Like everybody associated with the Wizards, Chris Singleton's recap on the 2012-13 season can be summed up with two words: What if.
"It would have been a sight to see if we were all healthy if we were all healthy, obviously," the second-year forward said. "The guys that did play played their butts off, especially at the beginning of the season. It just didn't go our way."
That last sentiment also applies to the swing forward, who like other young members of the Wizards frontcourt found his role cut. After playing all 66 games as a rookie during the truncated 2011-12 campaign, Singleton only participated in 57 games this season. His average minutes went from 21 to 16. In turn, his scoring (4.1) and rebounding (3.2) dipped while his free throw and 3-point percentages plummeted.
"When I signed up to come to the NBA, I knew everything wasn't going to go my way," Singleton said. "I just have to tough it out and get through it."
Some dip, in playing time anyway, was expected once the Wizards added Emeka Okafor, Trevor Ariza and Martell Webster, though other factors contributed. Injuries once again limited Trevor Booker. Shooting woes did the same for Jan Vesely. Kevin Seraphin played, just not often with the robust force of a big man with his imposing size.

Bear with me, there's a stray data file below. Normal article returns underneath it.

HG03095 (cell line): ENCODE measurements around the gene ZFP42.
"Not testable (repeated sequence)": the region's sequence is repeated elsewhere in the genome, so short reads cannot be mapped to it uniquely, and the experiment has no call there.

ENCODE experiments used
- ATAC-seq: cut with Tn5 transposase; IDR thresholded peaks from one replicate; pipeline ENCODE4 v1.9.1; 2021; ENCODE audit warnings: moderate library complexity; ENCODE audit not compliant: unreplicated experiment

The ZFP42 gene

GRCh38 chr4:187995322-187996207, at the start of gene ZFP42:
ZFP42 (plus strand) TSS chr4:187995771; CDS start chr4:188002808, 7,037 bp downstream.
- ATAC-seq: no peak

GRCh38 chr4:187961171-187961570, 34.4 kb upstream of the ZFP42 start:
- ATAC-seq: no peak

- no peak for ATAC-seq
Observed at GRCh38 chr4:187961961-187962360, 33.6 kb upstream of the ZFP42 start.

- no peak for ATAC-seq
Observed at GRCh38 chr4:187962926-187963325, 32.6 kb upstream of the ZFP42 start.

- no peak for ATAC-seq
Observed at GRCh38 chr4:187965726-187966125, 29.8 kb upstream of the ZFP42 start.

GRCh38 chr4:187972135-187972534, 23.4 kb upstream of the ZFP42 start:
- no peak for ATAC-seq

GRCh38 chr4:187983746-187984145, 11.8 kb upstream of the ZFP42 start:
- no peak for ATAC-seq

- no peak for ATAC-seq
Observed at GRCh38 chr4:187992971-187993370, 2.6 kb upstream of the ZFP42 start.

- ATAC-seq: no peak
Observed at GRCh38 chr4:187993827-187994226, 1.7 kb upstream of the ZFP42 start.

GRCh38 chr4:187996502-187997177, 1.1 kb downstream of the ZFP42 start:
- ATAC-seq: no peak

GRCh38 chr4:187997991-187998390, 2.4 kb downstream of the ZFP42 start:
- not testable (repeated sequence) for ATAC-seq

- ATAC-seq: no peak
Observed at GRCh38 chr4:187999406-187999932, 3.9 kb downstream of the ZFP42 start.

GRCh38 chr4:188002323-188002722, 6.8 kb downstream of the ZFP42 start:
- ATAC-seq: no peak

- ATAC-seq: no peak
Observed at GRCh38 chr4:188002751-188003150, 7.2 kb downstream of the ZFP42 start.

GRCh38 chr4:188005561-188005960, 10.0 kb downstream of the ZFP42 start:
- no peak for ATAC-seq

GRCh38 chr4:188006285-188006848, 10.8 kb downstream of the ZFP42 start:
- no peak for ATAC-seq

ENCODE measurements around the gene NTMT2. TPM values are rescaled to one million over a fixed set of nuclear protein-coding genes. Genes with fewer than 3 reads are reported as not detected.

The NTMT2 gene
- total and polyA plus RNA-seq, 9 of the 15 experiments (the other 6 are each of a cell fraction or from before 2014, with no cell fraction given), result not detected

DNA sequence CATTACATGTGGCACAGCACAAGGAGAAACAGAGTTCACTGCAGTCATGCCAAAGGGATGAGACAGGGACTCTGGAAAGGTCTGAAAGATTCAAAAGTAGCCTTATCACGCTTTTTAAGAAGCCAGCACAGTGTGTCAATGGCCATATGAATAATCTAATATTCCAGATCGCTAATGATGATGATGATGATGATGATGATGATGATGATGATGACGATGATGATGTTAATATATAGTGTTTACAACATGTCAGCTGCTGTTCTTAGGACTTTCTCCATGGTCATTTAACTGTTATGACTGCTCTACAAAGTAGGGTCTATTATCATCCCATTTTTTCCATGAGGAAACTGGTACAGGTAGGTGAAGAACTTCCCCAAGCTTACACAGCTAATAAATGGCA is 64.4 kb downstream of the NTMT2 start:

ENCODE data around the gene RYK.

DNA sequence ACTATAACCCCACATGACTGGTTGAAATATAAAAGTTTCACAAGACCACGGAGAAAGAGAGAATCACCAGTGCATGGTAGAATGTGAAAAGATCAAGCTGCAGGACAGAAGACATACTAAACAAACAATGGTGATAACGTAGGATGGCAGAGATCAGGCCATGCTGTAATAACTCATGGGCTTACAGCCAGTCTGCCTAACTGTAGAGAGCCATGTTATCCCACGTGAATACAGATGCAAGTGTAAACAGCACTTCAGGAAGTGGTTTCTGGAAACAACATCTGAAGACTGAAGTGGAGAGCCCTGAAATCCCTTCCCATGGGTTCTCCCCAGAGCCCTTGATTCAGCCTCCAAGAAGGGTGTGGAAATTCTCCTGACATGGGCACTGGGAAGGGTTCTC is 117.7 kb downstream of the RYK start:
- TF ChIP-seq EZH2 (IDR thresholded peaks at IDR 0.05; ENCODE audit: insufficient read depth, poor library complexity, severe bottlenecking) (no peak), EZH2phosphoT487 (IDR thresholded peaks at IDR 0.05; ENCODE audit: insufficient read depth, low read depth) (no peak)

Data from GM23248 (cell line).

Singleton's case for a diminished role is less obvious, especially since early in the season he was one of the Wizards most dependable performers. He played in 23 of the first 24 games, but then rarely took off the warm-ups over the next 21 games, not playing at all 16 times even when the roster had limited healthy options.
"I think I was more aggressive in the beginning of the season than I was in the middle part," Singleton said about the in-season decrease in playing time.
Asked if he received a specific message from Wizards coach Randy Wittman, Singleton said, "Just consistency guess. It was kind of tough because we brought in so many veterans that had already proven themselves in the league. In [Wittman's] position it was probably tough to look over them and try to play me. My time will come."
Defensively Singleton remained a key presence and he expanded his duties throughout season as a stretch-four. That position remains available - but not for Singleton unless his perimeter shooting touch improves. Thought the 6-foot-8 forward has flashed deep range, he finished the season shooting 19.4 percent (7 of 36) from beyond the 3-point arc and 57.1 percent from the free throw line.
Even after getting back into the rotation mix, Singleton's confidence appeared to waiver, especially offensively. Now he enters an uncertain offseason as the Wizards contemplate how best to ensure a playoff appearance. More scoring is needed on the bench. The draft offers several frontcourt options. Washington could target a veteran free agent forward.
On the glass half-full side, Singleton survived year two in the NBA. He scored 13 points in the finale, his highest total since the third game of the season. The ability to guard multiple positions is certainly in the plus column. Now he's got the spring and summer months to find that consistency his coach desires.
"It was tough at times, but I got through it," said Singleton, who is expected to play on the Wizards summer league team. "Just have to work my butt off through the offseason and get better."